The Wire had reported earlier on India’s statements at the previous private meetings of the UNSC. At the May 12 meeting, India had condemned “all acts of violence”, but specifically singled out rocket attacks from Gaza.
On Sunday, India’s first public remarks also talked of Israeli airstrikes, but tonally there was more weight given to the Hamas rocket strikes – which India specifically said it condemned. While noting that Israel’s bombardment of Gaza had let to civilian casualties, India’s permanent representative to UN, T.S. Tirumurti, refrained from specifically condemning Tel Aviv”
“The indiscriminate rocket firings from Gaza targeting the civilian population in Israel, which we condemn, and the retaliatory strikes into Gaza, have caused immense suffering and resulted in deaths, including women and children,” he said .
Reiterating “strong condemnation” for all acts of “violence, provocation, incitement and destruction”, Tirumurti noted that “immediate de-escalation is the need of the hour, so as to arrest any further slide towards the brink”.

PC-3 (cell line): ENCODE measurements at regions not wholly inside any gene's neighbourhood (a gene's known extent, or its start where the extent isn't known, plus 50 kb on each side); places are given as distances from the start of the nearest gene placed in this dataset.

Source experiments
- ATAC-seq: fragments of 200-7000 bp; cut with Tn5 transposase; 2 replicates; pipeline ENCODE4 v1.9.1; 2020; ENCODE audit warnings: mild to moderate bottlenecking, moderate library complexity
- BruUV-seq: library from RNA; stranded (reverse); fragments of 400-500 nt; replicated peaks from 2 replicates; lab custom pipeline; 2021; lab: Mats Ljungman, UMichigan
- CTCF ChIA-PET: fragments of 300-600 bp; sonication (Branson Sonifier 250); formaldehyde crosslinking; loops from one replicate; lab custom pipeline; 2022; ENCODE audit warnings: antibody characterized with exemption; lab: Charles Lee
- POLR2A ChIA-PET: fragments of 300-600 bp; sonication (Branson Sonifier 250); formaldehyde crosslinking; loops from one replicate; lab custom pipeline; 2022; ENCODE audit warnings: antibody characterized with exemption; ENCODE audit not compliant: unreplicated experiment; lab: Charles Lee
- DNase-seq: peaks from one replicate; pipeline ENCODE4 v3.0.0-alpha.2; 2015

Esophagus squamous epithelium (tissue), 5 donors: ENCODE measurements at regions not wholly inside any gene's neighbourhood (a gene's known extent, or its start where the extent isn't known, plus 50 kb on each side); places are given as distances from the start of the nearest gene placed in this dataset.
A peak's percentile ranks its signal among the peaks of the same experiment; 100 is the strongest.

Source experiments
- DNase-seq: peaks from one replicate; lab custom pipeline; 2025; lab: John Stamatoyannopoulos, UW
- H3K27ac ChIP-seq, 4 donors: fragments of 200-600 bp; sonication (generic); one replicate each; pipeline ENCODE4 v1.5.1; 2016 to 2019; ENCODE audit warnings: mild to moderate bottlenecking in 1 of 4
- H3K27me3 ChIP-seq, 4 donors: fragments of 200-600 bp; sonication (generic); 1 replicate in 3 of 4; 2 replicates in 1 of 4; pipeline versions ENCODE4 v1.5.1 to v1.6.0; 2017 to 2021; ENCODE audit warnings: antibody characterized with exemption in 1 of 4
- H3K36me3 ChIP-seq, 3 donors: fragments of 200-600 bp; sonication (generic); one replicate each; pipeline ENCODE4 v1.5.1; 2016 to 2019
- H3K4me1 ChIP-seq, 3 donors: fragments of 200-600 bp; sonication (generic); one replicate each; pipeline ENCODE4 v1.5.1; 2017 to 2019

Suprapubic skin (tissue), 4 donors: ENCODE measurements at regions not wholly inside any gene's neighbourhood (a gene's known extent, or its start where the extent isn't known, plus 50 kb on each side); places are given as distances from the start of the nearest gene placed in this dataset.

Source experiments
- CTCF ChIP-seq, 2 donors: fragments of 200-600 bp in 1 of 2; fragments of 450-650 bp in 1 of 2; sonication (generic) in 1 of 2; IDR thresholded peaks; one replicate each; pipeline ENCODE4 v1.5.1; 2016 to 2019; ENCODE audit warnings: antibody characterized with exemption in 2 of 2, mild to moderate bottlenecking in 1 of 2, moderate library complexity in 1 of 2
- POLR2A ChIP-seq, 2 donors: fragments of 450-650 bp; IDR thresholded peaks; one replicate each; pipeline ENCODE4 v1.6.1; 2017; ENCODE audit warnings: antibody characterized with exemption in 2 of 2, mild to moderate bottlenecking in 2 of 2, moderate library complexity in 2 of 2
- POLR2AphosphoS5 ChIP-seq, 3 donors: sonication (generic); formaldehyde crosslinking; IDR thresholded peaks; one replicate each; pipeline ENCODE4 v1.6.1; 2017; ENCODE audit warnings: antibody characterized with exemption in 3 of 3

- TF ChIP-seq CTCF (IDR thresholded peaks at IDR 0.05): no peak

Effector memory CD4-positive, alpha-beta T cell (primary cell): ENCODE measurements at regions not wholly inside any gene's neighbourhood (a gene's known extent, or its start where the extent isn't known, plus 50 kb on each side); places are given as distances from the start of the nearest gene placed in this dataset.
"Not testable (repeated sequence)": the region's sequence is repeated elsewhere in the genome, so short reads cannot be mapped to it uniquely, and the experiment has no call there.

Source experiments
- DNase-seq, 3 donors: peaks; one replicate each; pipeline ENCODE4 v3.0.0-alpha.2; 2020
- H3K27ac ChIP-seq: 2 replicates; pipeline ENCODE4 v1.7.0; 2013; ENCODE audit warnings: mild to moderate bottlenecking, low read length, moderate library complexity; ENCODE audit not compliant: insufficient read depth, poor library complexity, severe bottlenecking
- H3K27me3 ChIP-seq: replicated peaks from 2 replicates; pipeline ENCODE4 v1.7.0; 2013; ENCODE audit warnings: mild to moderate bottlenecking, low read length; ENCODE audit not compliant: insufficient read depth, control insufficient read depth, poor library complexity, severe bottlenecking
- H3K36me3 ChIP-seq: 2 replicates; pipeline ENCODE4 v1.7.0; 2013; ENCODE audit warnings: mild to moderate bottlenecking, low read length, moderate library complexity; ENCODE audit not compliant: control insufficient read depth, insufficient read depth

While urging both sides to show “extreme restraint”, the senior Indian diplomat also called on Israel to “refrain from attempts to unilaterally change the existing status-quo, including in East Jerusalem and its neighbourhood”.
He also noted that the “historic status-quo at the holy places of Jerusalem, including the Haram al-Sharif/Temple Mount, must be respected”. India had expressed concern about the possible eviction process in Sheikh Jarrah and Silwan neighbourhood in East Jerusalem, which had triggered the latest round of violence in the region.